The Enterprise

53 days of GitHub contributions

Michael Pankov •

I wanted to write this post earlier than I, in the end, do. But as it is with many things, it’s better late than never.

This year was fruitful for me—I got a lot of ideas while working on programs, both at my daily job and as a hobby. But what makes the year fruitful are, of course, not the ideas themselves, but their execution. Not only did I manage to release two open-source projects, one of them also gained sufficient traction so that I could call it “notable”.

I decided I want to share the experience of building open-source software. It’s interesting not only as a solitary activity, although programming is often defined as being one.


So, to start a project, one first has to have an idea of what to automate, simplify, or simply implement.


My first area of interest was build systems— I had to re-implement from scratch and then grow and maintain a build system for several interdependent libraries. As one of the libraries was a C run-time library for ARM native tool-chain to use, building was not straight-forward. A lot of thoughts came to my mind as I gardened the build 1. Not all of them were baked enough to introduce implementation of them to build of a project, nearing its production use. Several loosely connected teams used this build, so taking chances near the deadline wasn’t our choice.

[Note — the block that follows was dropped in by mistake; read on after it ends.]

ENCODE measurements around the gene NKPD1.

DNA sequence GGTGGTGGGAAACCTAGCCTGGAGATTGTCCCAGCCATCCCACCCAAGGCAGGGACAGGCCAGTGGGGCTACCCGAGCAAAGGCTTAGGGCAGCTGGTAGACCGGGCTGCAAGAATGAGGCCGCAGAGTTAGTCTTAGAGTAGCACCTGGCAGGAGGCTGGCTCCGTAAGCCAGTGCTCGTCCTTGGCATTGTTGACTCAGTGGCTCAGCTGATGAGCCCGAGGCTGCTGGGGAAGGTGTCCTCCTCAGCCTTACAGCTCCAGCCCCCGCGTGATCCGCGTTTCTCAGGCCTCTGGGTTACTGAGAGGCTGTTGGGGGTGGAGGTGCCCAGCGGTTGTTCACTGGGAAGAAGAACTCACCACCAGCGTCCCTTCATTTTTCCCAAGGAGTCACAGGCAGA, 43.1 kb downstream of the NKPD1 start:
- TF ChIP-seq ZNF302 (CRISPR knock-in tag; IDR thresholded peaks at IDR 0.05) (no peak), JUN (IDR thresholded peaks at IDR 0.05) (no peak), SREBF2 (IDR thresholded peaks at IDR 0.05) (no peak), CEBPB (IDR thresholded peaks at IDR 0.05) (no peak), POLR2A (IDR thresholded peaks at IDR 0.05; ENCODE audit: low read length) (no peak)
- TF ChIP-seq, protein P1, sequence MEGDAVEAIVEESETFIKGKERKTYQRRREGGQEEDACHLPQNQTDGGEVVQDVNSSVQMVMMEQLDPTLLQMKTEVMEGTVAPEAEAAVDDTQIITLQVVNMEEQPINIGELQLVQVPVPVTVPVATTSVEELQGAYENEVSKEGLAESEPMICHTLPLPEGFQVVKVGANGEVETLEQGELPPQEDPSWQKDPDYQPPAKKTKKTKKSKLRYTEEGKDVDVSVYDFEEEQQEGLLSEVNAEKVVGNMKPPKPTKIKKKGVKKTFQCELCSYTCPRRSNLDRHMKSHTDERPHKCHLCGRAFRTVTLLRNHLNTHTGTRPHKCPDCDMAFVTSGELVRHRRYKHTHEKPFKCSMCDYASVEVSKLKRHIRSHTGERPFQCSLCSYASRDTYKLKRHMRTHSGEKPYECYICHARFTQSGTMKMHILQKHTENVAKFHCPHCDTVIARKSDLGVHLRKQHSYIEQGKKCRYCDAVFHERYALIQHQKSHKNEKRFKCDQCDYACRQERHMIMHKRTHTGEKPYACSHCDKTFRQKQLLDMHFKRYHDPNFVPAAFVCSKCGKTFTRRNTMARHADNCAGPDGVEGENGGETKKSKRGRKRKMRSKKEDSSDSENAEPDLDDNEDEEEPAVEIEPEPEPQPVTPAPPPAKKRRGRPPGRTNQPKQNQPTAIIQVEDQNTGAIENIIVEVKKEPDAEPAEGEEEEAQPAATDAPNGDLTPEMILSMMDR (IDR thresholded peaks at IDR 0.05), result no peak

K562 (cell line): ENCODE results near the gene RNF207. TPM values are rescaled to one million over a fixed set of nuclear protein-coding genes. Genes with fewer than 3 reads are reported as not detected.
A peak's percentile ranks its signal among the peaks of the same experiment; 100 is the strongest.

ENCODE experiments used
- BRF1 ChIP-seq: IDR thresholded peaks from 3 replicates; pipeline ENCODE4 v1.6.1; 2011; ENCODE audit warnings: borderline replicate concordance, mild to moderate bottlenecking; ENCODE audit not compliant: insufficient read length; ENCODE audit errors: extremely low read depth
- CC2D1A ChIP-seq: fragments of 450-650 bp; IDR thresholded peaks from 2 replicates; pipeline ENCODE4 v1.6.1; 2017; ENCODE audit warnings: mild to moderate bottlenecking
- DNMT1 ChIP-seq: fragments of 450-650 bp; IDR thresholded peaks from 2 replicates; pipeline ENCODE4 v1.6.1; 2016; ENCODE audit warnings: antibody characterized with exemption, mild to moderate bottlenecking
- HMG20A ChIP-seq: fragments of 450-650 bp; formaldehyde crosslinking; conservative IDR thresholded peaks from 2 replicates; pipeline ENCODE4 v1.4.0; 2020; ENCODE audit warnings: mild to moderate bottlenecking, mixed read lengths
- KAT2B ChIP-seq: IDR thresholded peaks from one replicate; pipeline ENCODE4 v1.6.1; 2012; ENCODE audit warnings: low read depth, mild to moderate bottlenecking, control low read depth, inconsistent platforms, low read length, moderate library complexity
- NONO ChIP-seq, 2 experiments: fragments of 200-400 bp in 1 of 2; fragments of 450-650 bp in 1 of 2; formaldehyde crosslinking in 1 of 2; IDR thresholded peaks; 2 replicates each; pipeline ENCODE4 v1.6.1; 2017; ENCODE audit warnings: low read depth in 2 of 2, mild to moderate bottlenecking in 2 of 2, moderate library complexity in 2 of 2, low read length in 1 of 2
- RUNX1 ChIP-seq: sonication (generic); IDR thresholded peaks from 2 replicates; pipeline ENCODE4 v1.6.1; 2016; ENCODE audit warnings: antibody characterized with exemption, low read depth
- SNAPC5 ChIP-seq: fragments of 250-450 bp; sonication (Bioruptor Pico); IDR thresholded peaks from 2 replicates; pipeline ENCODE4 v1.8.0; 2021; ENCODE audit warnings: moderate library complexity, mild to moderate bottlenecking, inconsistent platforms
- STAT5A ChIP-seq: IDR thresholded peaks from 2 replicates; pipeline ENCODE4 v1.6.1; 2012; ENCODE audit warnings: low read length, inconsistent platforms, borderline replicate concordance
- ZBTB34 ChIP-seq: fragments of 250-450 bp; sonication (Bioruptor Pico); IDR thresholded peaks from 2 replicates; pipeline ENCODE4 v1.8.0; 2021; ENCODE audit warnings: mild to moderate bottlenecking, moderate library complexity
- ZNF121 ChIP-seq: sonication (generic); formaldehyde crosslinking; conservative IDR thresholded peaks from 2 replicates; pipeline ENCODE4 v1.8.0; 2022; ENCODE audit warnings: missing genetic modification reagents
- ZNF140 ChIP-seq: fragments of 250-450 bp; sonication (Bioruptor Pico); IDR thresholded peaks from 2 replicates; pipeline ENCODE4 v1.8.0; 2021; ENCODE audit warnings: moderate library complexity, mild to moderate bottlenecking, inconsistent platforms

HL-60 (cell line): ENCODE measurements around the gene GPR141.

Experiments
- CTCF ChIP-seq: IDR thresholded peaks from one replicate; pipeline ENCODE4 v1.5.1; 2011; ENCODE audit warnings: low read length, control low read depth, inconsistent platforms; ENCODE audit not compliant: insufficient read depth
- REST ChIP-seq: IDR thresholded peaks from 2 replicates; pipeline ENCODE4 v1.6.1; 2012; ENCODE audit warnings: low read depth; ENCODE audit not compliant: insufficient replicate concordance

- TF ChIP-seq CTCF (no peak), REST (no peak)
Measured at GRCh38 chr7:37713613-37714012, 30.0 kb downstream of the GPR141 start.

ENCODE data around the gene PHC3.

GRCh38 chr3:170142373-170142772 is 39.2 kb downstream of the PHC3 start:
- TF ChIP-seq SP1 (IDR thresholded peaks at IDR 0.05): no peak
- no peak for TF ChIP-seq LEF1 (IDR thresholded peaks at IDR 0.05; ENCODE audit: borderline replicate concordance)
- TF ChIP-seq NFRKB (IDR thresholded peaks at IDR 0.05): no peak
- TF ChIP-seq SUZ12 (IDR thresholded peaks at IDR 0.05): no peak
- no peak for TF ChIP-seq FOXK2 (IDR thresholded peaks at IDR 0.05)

So we ended up with a big and messy build system written in Make mostly by one person. That made it nearly impossible to try to simplify anything of it “in-tree”—as even being the only person understanding most of it, I already started to forget the details. Besides, many decisions were made without me, and the project was extended by fellow programmers—in a way that was possible given short deadlines and possibility to understand convoluted contraptions of Make build.